During my recent visit to my hometown of Laredo, Texas, as I was heading out of town toward Corpus Christi, I passed by the former site of Laredo Air Force Base. Serving as a training base for new pilots, the base was a prominent part of Laredo life when I was growing up.
During that time, public officials and much of the citizenry were scared to death that the base might close. Like many people on the dole and like many other American communities with military bases, Laredoans were convinced that without LAFB, the city would die.
Then, in 1973 the unthinkable happened. U.S. officials announced that the base was being closed. The official explanation was that the base was no longer needed given the withdrawal of U.S. troops from Vietnam. The unofficial reason was that President Nixon had decided to retaliate against Laredo for supporting Nixon’s Democratic Party opponent in the 1972 presidential election, Sen. George McGovern.
Reflecting their disdain for a private-property system and their love of socialism, U.S. officials decided to deed the land to the City of Laredo rather than auctioning it off to private owners. The base property land included not only the landing strips, which ultimately became the city-owned Laredo International Airport, but also all the surrounding buildings and properties that composed the entire military base. That put the Laredo government in the rental business, immediately making it the biggest landlord in town. My father used to remark that the area had become “Little Cuba.”
In fact, I have never verified this but the rumor was that in the deed to the city of Laredo, the federal government included a provision entitling it to take back the property whenever it deemed necessary, with no payment to anyone. It would be difficult to find a better anti-private-property provision than that. Even if the city government decided to divest itself of “Little Cuba” by selling off its publicly owned property, what private investor would put any money into property that can be taken anytime by the federal government at no compensation?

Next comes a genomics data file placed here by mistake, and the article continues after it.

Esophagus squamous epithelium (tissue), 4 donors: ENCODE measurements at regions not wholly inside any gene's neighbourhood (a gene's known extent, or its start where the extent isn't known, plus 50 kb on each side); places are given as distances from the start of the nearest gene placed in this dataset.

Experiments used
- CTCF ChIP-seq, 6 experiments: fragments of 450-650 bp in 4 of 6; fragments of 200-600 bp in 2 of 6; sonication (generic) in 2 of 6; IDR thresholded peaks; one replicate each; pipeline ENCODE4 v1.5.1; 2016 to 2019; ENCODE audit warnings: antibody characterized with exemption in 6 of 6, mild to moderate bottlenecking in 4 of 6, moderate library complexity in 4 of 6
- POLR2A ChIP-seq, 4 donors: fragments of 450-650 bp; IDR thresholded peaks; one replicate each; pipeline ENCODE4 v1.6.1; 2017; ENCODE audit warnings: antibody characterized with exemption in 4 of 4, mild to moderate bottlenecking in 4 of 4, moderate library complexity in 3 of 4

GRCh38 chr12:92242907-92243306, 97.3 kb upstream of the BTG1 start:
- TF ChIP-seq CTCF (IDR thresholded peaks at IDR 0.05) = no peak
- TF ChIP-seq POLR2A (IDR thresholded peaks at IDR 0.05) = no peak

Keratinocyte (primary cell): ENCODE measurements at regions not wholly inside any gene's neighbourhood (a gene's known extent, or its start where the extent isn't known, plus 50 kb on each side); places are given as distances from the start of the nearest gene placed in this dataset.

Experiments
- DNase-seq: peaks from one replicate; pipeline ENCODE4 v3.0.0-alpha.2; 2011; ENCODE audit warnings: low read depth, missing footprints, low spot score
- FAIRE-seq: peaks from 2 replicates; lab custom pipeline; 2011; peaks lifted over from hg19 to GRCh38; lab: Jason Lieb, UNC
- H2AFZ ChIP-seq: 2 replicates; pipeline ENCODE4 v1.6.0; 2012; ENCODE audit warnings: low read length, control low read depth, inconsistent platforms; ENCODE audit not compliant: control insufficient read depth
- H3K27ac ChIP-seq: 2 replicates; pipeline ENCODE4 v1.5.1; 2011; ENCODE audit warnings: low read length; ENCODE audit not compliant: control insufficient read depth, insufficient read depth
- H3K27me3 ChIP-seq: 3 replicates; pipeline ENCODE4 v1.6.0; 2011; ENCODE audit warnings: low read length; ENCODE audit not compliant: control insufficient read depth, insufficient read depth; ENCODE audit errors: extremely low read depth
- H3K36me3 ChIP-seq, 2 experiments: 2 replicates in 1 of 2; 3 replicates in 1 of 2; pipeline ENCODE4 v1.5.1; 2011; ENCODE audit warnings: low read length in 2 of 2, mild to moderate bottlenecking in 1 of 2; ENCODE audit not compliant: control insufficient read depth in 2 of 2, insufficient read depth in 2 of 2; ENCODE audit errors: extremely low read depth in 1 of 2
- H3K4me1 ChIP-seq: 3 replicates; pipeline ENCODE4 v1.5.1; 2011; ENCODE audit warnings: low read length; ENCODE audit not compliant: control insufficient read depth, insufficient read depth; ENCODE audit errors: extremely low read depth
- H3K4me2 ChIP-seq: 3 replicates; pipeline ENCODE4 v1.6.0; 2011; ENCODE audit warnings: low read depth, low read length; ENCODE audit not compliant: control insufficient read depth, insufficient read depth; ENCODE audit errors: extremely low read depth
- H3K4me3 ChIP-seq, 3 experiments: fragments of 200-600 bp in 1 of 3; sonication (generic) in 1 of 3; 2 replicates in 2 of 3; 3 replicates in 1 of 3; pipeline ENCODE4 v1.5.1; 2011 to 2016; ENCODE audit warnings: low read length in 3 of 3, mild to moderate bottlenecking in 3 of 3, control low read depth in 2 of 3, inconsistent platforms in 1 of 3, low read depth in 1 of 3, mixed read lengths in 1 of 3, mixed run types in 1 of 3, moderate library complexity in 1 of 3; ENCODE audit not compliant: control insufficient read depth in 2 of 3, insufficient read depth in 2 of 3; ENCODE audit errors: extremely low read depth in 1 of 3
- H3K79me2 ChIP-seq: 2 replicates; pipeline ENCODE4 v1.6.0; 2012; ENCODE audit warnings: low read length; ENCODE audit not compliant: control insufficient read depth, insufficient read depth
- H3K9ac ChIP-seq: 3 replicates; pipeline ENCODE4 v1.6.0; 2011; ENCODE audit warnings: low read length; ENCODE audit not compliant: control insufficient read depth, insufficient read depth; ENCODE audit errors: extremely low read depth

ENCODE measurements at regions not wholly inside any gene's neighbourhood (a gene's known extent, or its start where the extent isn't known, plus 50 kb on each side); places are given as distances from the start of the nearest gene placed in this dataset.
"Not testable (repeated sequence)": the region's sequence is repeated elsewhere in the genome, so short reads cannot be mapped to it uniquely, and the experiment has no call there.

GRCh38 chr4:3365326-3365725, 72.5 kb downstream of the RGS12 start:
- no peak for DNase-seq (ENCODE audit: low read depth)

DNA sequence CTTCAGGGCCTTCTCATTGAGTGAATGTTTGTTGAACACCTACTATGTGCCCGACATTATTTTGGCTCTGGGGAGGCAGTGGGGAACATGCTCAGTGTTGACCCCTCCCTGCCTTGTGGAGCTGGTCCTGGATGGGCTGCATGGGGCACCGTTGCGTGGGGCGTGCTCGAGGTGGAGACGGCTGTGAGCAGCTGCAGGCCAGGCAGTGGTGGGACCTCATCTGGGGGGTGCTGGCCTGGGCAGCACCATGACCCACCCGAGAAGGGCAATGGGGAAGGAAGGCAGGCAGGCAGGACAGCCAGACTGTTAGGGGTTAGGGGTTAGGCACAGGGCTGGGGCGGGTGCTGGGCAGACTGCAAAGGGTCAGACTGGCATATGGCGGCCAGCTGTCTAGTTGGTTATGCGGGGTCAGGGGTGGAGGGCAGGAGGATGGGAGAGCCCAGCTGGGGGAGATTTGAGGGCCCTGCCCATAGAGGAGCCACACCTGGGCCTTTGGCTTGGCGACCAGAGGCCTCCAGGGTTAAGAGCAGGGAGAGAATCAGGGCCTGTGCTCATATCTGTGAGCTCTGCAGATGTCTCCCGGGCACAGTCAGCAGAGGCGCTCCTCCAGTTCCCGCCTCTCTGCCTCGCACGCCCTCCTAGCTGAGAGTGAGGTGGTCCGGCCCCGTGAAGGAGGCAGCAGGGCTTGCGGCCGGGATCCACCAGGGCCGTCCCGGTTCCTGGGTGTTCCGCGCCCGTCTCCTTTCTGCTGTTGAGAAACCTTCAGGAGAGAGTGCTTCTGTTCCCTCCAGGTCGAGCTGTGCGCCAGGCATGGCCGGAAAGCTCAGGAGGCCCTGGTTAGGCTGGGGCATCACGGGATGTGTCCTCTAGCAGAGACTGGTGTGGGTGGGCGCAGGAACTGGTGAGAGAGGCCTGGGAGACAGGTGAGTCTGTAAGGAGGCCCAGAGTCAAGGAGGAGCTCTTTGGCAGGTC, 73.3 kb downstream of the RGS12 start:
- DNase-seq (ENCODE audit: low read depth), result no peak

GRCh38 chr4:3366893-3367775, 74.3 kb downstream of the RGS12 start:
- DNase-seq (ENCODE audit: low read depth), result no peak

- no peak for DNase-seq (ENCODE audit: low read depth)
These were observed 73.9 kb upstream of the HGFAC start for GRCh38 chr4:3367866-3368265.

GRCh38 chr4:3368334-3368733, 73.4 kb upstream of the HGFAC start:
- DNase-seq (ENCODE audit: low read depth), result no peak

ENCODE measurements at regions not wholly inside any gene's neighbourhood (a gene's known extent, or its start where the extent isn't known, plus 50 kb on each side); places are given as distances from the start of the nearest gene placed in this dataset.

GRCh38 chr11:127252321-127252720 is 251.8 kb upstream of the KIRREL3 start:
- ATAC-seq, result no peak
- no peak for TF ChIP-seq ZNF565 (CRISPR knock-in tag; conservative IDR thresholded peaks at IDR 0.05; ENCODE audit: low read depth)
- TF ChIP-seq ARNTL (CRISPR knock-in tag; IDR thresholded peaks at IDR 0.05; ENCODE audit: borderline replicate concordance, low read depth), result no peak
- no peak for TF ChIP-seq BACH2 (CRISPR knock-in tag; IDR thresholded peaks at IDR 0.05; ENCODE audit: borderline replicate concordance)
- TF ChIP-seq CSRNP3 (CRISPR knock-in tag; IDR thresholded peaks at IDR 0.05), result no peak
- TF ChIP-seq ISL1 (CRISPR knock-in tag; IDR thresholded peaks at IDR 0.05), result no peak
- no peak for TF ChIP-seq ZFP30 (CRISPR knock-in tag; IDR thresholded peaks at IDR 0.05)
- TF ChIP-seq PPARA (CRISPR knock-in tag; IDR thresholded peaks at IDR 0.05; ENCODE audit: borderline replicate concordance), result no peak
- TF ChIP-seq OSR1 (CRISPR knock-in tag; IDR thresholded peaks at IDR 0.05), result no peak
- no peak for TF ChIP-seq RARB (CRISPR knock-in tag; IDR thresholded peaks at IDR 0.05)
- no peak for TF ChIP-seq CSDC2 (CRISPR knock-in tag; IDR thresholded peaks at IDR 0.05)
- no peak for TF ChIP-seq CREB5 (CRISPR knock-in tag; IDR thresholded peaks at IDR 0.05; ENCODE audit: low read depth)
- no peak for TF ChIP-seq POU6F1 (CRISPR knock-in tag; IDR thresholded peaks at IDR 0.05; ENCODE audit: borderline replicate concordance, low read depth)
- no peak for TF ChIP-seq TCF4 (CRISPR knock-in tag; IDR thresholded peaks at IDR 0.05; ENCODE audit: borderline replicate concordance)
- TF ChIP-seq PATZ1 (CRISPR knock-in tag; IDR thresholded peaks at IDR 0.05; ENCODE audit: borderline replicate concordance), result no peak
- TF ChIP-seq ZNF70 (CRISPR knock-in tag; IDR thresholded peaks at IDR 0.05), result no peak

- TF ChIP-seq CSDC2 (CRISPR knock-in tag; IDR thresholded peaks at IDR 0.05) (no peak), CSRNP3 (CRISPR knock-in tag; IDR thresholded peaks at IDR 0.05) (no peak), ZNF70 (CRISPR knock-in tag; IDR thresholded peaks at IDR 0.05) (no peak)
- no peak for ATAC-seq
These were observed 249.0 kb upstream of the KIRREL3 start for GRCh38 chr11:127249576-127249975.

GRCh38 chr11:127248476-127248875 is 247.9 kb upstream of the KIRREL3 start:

In any event, after the base closed, the economy of Laredo took off, with the city embarking on a decades-long boom that continues to this day. The fear that Laredo would die from losing its military base never materialized.
Of course, Laredoans aren’t the only ones who feared losing their military dole. The same mindset characterizes people in cities and towns across American that have military bases or big military projects in or near their communities. Most everyone lives in deep fear of what would happen if the military suddenly closed their bases or cancelled their projects.
Actually, closure and termination of military bases and projects would be one of the best things that could ever happen to America, including those communities that have become dependent on the military dole. Like the welfare dole, the warfare dole is a depressant and suppressant of vitality, energy, and dynamism. It ends up sapping a community of these virtues, instead tending a society toward dependence, subservience, and passivity, much like a drug addict.
Let’s not forget the moral aspect of all this: the fact that communities with military bases and projects are fighting their hearts out to continue plundering and looting their fellow Americans through the income-tax system in order to make sure that their bases and projects continue to be funded. It’s a war that the recipients of the military dole wage against their tax-paying fellow citizens all across the country.